Tech Meets Art

Episode 2 00:27:42

How tech drives representation in film with Pixar’s Danielle Feinberg.

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The storytellers behind your favorite Pixar movies — Toy Story, Finding Nemo, WALL-E, Coco — are artists. But did you know they’re also scientists? Behind the scenes, they use math, science and code to create worlds that audiences can believe in. And as movie-making technology has advanced, these storytellers have been able to tell deeper and richer stories. Plus, notes today’s guest — Danielle A. Feinberg, Director of Photography for Lighting and Visual Effects Supervisor at Pixar Animation Studios — they’ve also discovered the opportunity for broader cultural representation in film.

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Credits

The Girls in Tech Podcast is produced by Tote + Pears.
Music By: Adrian Dominic Walther

Featured In This Episode

Danielle Feinberg is an American cinematographer and Director of Photography for Lighting at Pixar Animation Studios. She worked on A Bug’s Life, Toy Story 2, Monsters, Inc., Finding Nemo, The Incredibles, Cars and Ratatouille. She directed lighting for the Academy Award-winning films WALL-E, Brave and Coco.

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Transcript

Adriana Gascoigne (00:00):

I’m Adriana Gascoigne, founder of Girls in Tech, and this is the Girls in Tech Podcast, where we’re discussing the ways tech is always evolving and helping the world evolve too. Listen in, get inspired and learn how you can use your skills to create the change you want to see in the world. Here’s your host, Zuzy Martin-Aly.

Zuzy Martin-Aly (00:21):

There’s a company that will value you for you. There’s a tech job where your skillset and unique perspectives are appreciated. By inviting you to share the real you, the Girls in Tech jobs board helps you find that job, so that you can take the next step in your career with confidence, go to jobs.girlsintech.org today. That’s jobs.girlsintech.org.

Danielle Feinberg (00:45):

If I was giving advice to my younger self, going out there looking for jobs, I think for me, this perfect combo of art and tech means that I’m looking for things that give some indication it’s both. I’m looking for a great company. I’m looking for great people. I’m also looking for something that truly is a combination of art and tech, because sometimes they’re really one or the other. And for me, that’s where the kind of excitement and magic is.

Zuzy Martin-Aly (01:11):

For years, people have been sharing their concerns about Hollywood’s lack of diversity, both onscreen and behind the camera; gender, cultural and racial gaps, riddled with stereotypes that personally drive me crazy. We know that the danger in this is that media is so powerful, and the images we see on screen leave strong imprints in our minds, creating that unconscious bias that we don’t even realize.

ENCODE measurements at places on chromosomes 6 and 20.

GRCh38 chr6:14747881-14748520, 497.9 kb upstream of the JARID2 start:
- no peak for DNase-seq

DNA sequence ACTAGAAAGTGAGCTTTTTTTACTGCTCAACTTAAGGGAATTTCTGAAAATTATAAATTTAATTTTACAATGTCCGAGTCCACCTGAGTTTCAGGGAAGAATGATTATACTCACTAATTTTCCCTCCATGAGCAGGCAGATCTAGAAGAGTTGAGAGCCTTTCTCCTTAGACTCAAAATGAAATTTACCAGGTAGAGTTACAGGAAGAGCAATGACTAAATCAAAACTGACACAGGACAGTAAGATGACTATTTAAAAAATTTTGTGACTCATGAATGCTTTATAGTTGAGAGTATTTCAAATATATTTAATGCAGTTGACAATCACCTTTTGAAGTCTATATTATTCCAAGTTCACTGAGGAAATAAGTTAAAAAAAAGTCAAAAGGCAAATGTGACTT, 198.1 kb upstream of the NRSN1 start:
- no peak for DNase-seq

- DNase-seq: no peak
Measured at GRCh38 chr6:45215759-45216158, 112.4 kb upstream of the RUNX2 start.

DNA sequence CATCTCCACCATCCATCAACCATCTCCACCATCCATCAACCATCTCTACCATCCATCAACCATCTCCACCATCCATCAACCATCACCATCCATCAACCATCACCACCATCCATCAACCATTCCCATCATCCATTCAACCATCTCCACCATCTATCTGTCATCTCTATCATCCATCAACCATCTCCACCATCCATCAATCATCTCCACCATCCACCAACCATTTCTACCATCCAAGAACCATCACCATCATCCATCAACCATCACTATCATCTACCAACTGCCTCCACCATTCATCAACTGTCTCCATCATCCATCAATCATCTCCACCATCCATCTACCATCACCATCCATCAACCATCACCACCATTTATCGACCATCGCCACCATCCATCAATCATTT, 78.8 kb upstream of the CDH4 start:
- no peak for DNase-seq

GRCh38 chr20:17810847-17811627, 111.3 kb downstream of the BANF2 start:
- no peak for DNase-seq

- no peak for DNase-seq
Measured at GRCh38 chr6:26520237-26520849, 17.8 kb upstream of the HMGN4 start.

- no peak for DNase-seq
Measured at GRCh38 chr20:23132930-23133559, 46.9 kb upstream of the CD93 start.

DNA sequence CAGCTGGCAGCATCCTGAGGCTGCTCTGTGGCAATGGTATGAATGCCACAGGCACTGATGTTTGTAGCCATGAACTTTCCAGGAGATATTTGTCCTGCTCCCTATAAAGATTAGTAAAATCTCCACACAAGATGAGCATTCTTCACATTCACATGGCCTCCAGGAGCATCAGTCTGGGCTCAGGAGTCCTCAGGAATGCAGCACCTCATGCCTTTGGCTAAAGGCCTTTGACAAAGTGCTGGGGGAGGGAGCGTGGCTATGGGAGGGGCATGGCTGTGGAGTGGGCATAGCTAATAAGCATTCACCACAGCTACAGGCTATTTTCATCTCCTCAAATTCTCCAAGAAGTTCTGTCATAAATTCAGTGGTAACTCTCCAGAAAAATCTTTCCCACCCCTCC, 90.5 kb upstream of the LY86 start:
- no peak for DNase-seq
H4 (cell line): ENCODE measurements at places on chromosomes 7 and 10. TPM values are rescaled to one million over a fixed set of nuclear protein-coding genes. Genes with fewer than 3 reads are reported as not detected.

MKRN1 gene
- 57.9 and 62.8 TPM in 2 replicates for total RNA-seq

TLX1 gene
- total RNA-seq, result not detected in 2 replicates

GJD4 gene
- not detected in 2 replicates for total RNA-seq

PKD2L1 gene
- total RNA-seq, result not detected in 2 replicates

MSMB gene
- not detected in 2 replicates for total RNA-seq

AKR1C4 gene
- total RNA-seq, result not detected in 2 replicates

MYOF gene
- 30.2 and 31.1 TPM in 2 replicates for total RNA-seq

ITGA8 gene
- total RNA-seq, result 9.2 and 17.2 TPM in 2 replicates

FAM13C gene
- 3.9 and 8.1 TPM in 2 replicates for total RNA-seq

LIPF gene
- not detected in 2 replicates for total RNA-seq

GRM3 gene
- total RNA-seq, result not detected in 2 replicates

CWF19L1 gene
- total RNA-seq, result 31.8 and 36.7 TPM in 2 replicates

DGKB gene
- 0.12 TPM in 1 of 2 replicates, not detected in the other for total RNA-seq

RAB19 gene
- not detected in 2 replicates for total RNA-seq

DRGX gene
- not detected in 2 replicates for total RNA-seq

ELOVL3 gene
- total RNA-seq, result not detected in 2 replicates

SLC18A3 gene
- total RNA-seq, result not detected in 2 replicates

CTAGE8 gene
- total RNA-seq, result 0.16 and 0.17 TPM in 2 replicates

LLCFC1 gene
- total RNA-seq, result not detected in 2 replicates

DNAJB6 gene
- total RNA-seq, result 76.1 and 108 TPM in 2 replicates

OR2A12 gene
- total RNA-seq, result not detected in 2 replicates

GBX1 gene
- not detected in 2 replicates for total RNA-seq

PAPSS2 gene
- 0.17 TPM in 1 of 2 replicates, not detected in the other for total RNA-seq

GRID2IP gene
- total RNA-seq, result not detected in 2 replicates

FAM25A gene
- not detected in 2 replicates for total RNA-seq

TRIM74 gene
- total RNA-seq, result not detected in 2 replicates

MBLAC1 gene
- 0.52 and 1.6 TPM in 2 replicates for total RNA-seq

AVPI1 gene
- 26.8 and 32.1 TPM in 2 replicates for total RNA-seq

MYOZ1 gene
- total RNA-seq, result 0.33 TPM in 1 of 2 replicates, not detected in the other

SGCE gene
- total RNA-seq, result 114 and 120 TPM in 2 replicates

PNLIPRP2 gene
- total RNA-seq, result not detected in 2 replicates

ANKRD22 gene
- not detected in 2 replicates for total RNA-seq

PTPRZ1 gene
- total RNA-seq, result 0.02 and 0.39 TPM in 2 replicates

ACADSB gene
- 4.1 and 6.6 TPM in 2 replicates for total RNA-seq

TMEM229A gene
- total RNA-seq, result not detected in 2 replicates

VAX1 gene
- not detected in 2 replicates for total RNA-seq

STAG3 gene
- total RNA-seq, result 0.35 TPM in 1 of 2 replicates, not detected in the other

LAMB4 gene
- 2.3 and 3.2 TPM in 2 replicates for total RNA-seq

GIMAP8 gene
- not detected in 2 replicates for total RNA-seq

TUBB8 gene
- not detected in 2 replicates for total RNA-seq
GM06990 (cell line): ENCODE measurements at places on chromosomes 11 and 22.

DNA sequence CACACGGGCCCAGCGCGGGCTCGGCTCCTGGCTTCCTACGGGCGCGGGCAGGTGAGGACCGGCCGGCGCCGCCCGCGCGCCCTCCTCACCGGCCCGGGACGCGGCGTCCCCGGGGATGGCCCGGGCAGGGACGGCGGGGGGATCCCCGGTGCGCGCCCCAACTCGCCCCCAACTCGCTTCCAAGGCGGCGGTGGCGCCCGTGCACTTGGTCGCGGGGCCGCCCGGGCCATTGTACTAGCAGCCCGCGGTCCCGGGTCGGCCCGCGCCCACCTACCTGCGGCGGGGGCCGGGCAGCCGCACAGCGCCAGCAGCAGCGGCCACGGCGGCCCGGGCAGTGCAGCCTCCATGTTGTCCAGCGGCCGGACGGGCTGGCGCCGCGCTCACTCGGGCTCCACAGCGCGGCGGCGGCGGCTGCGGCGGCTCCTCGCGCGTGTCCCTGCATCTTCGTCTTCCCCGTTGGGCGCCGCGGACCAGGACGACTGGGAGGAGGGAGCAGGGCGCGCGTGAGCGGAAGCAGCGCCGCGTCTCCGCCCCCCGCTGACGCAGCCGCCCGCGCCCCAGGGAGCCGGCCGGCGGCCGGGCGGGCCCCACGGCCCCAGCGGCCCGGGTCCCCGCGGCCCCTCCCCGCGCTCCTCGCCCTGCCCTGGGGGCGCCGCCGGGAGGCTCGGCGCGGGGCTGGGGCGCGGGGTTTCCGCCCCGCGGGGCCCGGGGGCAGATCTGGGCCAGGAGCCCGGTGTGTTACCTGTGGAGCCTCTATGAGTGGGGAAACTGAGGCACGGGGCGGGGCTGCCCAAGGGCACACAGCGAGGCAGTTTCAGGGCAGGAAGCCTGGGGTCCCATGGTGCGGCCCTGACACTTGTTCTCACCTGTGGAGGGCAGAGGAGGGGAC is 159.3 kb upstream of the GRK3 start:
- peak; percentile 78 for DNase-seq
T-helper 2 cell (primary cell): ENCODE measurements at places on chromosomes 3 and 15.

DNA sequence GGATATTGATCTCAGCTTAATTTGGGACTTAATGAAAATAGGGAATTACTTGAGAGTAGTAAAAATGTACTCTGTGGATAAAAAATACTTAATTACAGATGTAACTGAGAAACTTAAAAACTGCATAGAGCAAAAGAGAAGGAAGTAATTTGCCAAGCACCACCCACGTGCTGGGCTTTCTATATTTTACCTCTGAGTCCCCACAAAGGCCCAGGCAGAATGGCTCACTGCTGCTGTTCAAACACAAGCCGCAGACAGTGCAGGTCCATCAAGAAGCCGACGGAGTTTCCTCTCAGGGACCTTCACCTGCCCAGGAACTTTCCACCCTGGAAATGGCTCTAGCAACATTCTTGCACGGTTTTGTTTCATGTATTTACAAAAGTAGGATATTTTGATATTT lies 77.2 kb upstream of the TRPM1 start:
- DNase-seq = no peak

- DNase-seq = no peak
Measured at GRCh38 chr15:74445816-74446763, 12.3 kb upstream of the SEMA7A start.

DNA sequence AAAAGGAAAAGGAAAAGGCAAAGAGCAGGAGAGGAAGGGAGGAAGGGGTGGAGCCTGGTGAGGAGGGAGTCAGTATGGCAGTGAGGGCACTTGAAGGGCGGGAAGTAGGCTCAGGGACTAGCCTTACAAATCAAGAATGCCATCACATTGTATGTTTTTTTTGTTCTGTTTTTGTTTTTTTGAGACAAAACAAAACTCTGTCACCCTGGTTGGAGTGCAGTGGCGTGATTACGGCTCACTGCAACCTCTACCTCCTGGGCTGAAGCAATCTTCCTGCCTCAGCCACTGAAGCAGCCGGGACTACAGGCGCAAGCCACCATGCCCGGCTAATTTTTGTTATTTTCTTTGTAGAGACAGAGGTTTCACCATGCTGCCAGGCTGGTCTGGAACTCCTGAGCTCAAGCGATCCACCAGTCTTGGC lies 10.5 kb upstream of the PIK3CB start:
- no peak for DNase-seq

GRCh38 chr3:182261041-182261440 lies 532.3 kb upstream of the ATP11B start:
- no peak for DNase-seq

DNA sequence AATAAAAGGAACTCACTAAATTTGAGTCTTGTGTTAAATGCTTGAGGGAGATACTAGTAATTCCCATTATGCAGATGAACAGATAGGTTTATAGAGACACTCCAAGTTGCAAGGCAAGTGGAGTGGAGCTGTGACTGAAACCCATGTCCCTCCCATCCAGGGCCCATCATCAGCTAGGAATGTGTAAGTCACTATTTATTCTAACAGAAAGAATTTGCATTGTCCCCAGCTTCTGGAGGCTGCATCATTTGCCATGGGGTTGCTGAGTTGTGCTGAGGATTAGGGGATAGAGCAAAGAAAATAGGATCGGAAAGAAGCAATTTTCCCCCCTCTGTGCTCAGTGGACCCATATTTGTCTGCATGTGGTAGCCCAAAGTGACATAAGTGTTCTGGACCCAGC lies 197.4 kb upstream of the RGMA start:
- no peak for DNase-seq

Zuzy Martin-Aly (01:39):

Thankfully, a few pioneers have stepped up to address this important issue and make changes to correct this misrepresentation, both in film and on TV. At Pixar Animation Studios, the creators of Academy award-winning films, Finding Nemo, WALL-E and my favorite, Coco, are working hard to make important strides, using science and art to tell diverse stories that introduce the world to a broader range of cultures, people and ideas.

Zuzy Martin-Aly (02:08):

They’re creating nuanced characters and stories that don’t rely on stereotypes to open audiences’ eyes to new worlds. Storytellers work with creators, using math, science, and code to design fantastically elaborate worlds and multifaceted characters.

Zuzy Martin-Aly (02:28):

My guest today is one of those creators, Danielle Feinberg, director of photography for lighting and visual effects supervisor at Pixar Animation Studios. She says that as movie-making technology has advanced, storytellers have been able to tell deeper and richer stories that allow so many to see themselves on screen like never before.

Zuzy Martin-Aly (02:50):

How young were you when you started getting involved? When did you know you wanted to go in this direction?

Danielle Feinberg (02:56):

When I was in college, I was studying computer science and the class that I was really, really excited to take was computer graphics. And so I couldn’t take it till my junior year and I was so nerdy that the year before, I emailed the professor and said, “Is there anything I could do before the class?” And I got this really confused email back, because I don’t think there’s a lot of Harvard students that are like, “Can I pre-do work for your class next year?” He’s still a good friend of mine, so clearly it made some kind of impression.

Danielle Feinberg (03:24):

But I was just so excited and I got into the class and it was a lot of the programming behind sort of putting images up. But one day the professor turned off the lights and he showed those early Pixar short films from late 80s and early 90s. So this is in probably late ’94, ’95. And it is a very clear moment for me of when those played, I was like, “That’s what I want to do.” And nobody knew what Pixar was. There was nobody doing it. These short films were some of the first computer animation we had seen. There were only Pixar and one or two other small places that really you could have ever even found anywhere. There was barely even internet back then to go search them out.